Power/Performance Bits: Aug. 21


Physical neural network Engineers at UCLA built a physical artificial neural network capable of identifying objects as light passes through a series of 3D printed polymer layers. Called a "diffractive deep neural network," it uses the light bouncing from the object itself to identify that object, a process that consumes no energy and is faster than traditional computer-based methods of imag... » read more

Power/Performance Bits: Aug. 14


All-optical logic Researchers from Aalto University developed multifunction all-optical logic gates using a network of nanowires. To build the nanostructure, the team assembled two different semiconductor nanowires, indium phosphide and aluminum gallium arsenide. The nanowires have a unique one-dimensional structure, which allows them to function like nanosized antennas for light. Using ... » read more

Power/Performance Bits: Aug. 7


Optical neural network Researchers at the National Institute of Standards and Technology (NIST) have made a silicon chip that distributes optical signals precisely across a miniature brain-like grid, showcasing a potential new design for neural networks. Using light would eliminate interference due to electrical charge and the signals would travel faster and farther, said the researchers. "... » read more

Power/Performance Bits: July 31


Training optical neural networks Researchers from Stanford University used an optical chip to train an artificial neural network, a step that could lead to faster, more efficient AI tasks. Although optical neural networks have been recently demonstrated, the training step was performed using a model on a traditional digital computer and the final settings were then imported into the optical... » read more

Manufacturing Bits: May 23


Pushing optical metrology The University of Illinois at Urbana-Champaign has developed a new way to determine crystal types using optical metrology techniques. Using an optical-based technique called absorption spectroscopy, researchers have detected tiny nanocrystals down to about 2nm resolutions. Absorption spectroscopy measures the absorption of radiation. It is measured as a function o... » read more

Power/Performance Bits: April 11


High-efficiency silicon photodetector Electrical engineers at the University of California, Davis, and W&WSens Devices, Inc. built a new type of high-efficiency photodetector that could be monolithically integrated with silicon electronics. The new detector uses tapered holes in a silicon wafer to divert photons sideways, preserving the speed of thin-layer silicon and the efficiency o... » read more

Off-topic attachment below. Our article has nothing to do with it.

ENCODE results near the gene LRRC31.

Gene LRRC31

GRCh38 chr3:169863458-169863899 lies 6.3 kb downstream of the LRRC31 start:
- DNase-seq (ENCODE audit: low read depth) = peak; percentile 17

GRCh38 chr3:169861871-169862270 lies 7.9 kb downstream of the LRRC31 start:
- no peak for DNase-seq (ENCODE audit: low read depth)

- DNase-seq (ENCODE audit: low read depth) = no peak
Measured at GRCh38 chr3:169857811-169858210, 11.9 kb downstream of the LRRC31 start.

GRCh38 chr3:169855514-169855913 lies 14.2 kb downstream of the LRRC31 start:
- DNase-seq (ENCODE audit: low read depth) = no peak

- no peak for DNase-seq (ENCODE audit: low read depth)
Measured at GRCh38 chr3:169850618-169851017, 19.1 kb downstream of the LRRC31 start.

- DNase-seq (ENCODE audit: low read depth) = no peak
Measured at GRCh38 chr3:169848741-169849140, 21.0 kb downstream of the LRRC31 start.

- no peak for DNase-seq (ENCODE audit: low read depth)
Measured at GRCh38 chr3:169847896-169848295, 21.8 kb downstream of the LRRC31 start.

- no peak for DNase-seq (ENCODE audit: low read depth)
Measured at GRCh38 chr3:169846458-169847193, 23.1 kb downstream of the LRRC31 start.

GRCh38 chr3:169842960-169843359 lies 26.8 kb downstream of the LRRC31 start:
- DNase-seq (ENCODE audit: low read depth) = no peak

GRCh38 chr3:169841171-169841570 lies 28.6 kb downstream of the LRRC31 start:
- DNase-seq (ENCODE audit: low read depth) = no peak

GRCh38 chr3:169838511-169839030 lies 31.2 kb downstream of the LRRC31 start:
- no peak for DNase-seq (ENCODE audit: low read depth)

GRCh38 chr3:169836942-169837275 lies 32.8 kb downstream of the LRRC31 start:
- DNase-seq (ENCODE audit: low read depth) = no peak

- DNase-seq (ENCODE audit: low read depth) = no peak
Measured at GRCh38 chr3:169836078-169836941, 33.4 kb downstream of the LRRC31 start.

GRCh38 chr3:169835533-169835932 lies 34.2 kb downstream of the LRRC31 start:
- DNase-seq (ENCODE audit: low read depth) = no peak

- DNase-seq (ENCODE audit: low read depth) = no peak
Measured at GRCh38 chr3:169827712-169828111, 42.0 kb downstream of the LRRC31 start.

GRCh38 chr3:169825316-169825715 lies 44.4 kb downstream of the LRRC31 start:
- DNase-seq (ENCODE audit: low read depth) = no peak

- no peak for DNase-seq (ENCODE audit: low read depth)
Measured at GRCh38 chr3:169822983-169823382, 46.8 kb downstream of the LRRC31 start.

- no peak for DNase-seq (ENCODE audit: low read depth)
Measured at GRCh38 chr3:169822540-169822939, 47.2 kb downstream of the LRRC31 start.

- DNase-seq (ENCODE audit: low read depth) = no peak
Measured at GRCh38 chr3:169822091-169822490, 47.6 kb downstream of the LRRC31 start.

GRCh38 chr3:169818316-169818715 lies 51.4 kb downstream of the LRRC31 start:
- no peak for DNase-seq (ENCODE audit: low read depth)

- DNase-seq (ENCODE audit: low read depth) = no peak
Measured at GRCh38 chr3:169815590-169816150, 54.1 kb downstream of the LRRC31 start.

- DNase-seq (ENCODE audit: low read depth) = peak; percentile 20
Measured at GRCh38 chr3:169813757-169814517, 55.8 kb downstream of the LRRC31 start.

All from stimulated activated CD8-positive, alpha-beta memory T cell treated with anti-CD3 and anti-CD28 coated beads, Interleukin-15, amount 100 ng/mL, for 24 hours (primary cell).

Power/Performance Bits: June 7


Tiny lasers on silicon A group of scientists from Hong Kong University of Science and Technology, the University of California, Santa Barbara, Sandia National Laboratories, and Harvard University were able to fabricate tiny lasers directly on silicon. To do this, they first had to resolve silicon crystal lattice defects to a point where the cavities were essentially equivalent to those gr... » read more

Manufacturing Bits: Feb. 2


Do-it-yourself optoelectronics The University of Illinois at Urbana-Champaign has developed a technology to make optical components on a do-it-yourself basis. To make a component, researchers have devised what they call plasmon-assisted etching. The process makes use of a nanostructured template, which can be used to create optical components. The template is a 2D array of gold pillar-su... » read more

Technology Tsunami Approaches


How many times have we heard the saying that technology advancements are accelerating and that inevitably the older generation will have increasing problems keeping up with the new advancements? This happened to me with software development methodologies over fifteen years ago. I still program, when people actually let me, using basically the same techniques I learned when I was in my teens.... » read more

Manufacturing Bits: August 5


Double Big Mac chips Using molecular beam epitaxy (MBE), Cornell has devised a method of growing an emerging class of oxide films called Ruddlesden-Poppers. These oxides are layered structures, which consist of 2D-based perovskite slabs interleaved with cations. In the future, these structures could be used in various applications, such as superconductivity, magnetoresistance and ferromagne... » read more

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